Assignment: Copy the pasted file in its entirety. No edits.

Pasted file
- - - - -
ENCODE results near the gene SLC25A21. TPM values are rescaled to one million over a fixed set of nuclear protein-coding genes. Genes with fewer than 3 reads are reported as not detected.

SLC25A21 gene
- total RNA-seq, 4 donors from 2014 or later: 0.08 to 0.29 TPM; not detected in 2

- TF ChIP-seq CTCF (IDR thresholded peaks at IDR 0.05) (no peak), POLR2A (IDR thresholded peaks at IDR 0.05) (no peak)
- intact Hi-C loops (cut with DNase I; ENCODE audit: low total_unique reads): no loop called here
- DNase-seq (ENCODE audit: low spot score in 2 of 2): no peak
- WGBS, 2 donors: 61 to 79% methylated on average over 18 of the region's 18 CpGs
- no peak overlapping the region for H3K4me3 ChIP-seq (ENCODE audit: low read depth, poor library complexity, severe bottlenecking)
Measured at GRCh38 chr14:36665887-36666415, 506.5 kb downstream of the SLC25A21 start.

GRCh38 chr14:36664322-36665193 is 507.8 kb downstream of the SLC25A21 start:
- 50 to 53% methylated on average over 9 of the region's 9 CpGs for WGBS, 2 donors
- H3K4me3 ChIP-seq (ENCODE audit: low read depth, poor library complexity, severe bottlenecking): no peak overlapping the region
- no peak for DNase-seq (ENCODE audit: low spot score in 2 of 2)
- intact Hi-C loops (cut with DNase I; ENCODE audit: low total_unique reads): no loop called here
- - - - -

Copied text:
ENCODE results near the gene SLC25A21. TPM values are rescaled to one million over a fixed set of nuclear protein-coding genes. Genes with fewer than 3 reads are reported as not detected.

SLC25A21 gene
- total RNA-seq, 4 donors from 2014 or later: 0.08 to 0.29 TPM; not detected in 2

- TF ChIP-seq CTCF (IDR thresholded peaks at IDR 0.05) (no peak), POLR2A (IDR thresholded peaks at IDR 0.05) (no peak)
- intact Hi-C loops (cut with DNase I; ENCODE audit: low total_unique reads): no loop called here
- DNase-seq (ENCODE audit: low spot score in 2 of 2): no peak
- WGBS, 2 donors: 61 to 79% methylated on average over 18 of the region's 18 CpGs
- no peak overlapping the region for H3K4me3 ChIP-seq (ENCODE audit: low read depth, poor library complexity, severe bottlenecking)
Measured at GRCh38 chr14:36665887-36666415, 506.5 kb downstream of the SLC25A21 start.

GRCh38 chr14:36664322-36665193 is 507.8 kb downstream of the SLC25A21 start:
- 50 to 53% methylated on average over 9 of the region's 9 CpGs for WGBS, 2 donors
- H3K4me3 ChIP-seq (ENCODE audit: low read depth, poor library complexity, severe bottlenecking): no peak overlapping the region
- no peak for DNase-seq (ENCODE audit: low spot score in 2 of 2)
- intact Hi-C loops (cut with DNase I; ENCODE audit: low total_unique reads): no loop called here